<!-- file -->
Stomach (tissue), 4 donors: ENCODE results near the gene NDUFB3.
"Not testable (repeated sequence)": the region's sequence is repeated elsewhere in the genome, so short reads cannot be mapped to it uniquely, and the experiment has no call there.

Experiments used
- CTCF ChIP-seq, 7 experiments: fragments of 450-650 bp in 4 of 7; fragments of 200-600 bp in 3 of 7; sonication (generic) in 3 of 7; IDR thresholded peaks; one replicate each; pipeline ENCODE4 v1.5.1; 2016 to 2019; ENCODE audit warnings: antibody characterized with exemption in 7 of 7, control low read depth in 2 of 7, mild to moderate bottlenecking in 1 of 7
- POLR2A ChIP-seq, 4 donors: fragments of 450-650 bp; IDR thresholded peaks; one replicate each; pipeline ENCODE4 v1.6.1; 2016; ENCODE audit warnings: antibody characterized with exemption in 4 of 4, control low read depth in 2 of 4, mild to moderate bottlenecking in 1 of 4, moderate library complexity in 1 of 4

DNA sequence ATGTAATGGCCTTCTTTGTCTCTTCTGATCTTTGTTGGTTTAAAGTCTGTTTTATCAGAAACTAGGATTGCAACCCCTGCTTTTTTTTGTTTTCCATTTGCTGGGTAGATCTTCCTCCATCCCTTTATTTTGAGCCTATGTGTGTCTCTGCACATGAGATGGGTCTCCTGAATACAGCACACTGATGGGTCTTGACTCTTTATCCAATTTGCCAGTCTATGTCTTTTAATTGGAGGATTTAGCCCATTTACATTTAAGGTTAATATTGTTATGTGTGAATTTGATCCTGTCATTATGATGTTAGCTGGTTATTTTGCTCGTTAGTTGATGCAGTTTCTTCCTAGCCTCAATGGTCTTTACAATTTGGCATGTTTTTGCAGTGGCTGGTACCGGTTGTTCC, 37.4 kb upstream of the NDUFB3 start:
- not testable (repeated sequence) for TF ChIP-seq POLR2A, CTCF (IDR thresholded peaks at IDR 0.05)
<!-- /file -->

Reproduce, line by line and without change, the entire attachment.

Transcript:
Stomach (tissue), 4 donors: ENCODE results near the gene NDUFB3.
"Not testable (repeated sequence)": the region's sequence is repeated elsewhere in the genome, so short reads cannot be mapped to it uniquely, and the experiment has no call there.

Experiments used
- CTCF ChIP-seq, 7 experiments: fragments of 450-650 bp in 4 of 7; fragments of 200-600 bp in 3 of 7; sonication (generic) in 3 of 7; IDR thresholded peaks; one replicate each; pipeline ENCODE4 v1.5.1; 2016 to 2019; ENCODE audit warnings: antibody characterized with exemption in 7 of 7, control low read depth in 2 of 7, mild to moderate bottlenecking in 1 of 7
- POLR2A ChIP-seq, 4 donors: fragments of 450-650 bp; IDR thresholded peaks; one replicate each; pipeline ENCODE4 v1.6.1; 2016; ENCODE audit warnings: antibody characterized with exemption in 4 of 4, control low read depth in 2 of 4, mild to moderate bottlenecking in 1 of 4, moderate library complexity in 1 of 4

DNA sequence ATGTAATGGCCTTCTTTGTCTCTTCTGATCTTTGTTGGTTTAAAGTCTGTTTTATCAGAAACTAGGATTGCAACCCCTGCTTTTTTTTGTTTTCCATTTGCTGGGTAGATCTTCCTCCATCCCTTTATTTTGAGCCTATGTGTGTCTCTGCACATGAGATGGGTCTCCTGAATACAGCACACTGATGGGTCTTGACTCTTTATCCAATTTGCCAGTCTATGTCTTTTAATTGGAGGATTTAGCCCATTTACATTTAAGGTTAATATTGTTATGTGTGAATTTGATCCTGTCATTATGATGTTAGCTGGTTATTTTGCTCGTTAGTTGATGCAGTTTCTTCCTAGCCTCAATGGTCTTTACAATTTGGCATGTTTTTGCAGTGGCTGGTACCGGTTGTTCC, 37.4 kb upstream of the NDUFB3 start:
- not testable (repeated sequence) for TF ChIP-seq POLR2A, CTCF (IDR thresholded peaks at IDR 0.05)